With Frank King’s Gasoline Alley we come to one of the genuine glories of the American comic strip, indeed one of the genuine glories of America fiction. It started out in 1918 as a folksy strip poking gentle fun at a group of early automobile enthusiasts — hence its name — but it changed utterly in 1921 when its central character Walt Wallet found a baby abandoned on his doorstep and decided to raise it as a single parent.
That began a domestic epic that’s still going today — although King turned the strip over to other artists in the 1950s. Walt named his baby Skeezix, and the strip followed Walt and Skeezix in real time as they aged, decade after decade. What emerged was as sweet and humane a portrait of fatherhood and friendship and community as exists in our literature.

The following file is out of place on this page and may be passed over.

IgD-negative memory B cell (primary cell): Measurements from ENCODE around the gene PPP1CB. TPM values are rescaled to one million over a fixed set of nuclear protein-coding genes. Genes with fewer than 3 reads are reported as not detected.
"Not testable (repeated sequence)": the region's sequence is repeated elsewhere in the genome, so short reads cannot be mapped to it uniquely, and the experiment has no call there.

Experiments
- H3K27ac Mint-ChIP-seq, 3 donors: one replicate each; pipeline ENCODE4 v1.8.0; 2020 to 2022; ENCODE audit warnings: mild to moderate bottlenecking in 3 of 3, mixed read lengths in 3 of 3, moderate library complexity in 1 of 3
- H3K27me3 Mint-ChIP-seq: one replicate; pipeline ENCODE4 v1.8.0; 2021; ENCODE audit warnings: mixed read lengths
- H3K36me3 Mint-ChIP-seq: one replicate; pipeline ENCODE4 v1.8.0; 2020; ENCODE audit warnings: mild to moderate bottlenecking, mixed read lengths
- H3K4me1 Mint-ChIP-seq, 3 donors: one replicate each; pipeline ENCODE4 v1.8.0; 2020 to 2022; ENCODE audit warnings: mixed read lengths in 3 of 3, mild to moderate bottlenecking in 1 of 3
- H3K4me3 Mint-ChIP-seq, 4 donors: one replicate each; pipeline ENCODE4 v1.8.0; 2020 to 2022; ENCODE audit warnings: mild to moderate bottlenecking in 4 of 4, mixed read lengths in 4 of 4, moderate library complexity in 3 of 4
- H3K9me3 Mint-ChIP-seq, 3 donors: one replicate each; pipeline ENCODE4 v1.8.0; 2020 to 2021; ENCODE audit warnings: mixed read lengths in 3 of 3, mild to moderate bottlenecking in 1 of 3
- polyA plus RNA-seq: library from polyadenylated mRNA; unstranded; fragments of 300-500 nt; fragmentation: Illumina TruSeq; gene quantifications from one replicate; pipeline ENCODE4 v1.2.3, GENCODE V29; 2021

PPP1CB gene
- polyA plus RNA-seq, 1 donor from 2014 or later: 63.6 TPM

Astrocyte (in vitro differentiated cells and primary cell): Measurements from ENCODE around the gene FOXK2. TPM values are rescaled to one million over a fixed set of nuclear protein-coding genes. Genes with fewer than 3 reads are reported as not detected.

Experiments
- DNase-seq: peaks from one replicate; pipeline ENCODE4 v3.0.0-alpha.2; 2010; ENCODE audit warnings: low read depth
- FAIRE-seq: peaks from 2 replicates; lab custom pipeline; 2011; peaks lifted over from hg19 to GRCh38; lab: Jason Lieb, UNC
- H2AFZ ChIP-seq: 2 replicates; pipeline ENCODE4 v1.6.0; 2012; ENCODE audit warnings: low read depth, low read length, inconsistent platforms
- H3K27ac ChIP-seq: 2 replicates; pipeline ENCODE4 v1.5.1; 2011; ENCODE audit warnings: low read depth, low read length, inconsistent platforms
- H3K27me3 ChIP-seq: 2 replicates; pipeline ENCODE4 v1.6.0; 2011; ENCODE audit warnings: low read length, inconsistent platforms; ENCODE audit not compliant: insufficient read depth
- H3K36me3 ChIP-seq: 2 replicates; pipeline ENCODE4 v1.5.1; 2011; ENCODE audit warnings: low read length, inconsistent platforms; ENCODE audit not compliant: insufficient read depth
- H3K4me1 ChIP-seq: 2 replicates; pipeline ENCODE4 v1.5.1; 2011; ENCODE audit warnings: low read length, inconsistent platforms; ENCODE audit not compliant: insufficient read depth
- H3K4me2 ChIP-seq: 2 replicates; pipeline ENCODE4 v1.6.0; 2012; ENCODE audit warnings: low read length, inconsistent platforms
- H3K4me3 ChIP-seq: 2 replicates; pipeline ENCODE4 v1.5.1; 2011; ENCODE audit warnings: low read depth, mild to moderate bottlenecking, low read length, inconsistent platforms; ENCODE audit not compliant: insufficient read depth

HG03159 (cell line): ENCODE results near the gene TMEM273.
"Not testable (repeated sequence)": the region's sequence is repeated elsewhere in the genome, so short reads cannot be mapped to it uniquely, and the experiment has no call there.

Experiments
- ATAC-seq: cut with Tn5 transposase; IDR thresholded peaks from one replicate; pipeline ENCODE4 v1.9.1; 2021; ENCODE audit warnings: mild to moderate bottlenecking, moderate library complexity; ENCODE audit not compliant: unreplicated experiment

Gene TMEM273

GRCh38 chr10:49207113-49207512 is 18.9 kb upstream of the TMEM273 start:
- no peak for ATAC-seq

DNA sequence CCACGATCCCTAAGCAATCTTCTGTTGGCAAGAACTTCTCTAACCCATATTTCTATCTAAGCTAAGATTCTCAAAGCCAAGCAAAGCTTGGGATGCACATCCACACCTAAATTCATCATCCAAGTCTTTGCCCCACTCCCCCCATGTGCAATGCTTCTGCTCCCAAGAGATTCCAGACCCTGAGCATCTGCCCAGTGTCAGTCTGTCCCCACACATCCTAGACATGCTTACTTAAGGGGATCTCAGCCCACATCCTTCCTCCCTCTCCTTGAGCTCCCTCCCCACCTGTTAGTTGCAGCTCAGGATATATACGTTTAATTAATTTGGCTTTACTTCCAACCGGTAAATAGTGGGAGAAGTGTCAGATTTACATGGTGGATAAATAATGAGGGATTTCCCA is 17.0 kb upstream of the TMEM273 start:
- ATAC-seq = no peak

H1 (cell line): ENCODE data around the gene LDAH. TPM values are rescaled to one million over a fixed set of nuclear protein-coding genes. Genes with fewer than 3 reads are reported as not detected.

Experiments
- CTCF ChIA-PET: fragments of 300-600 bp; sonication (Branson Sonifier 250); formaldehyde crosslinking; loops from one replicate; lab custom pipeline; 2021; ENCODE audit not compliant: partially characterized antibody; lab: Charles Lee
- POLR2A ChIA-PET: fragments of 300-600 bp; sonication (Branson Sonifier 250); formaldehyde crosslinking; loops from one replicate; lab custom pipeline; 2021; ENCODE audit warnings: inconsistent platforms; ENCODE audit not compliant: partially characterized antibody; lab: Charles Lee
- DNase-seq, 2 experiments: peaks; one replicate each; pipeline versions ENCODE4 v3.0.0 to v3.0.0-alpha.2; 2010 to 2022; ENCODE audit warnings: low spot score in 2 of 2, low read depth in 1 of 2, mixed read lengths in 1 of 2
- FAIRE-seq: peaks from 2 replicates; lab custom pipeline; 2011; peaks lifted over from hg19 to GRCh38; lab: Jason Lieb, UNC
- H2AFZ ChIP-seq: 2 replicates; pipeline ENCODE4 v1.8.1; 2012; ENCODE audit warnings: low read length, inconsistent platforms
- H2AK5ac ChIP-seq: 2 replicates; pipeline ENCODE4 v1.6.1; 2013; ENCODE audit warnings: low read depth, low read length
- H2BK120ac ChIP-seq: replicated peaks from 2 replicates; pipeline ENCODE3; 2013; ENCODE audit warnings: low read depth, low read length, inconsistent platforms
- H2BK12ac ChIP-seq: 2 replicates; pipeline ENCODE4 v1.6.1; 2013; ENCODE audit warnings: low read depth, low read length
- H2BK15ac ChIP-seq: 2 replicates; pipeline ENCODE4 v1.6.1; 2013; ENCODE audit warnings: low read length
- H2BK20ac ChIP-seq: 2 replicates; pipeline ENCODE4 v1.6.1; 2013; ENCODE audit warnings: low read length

Over the years King got more and more ambitious with his Sunday pages — they became at times visual fantasia verging on the abstract, bold and beautiful in their designs and their use of color.
Gasoline Alley transcends the comic strip genre — it’s one of the great American works of art in any medium. King fashioned a vast tapestry of ordinary American life with the love of a father for his son at its center — not one of the usual themes of American art and all the more precious for that.
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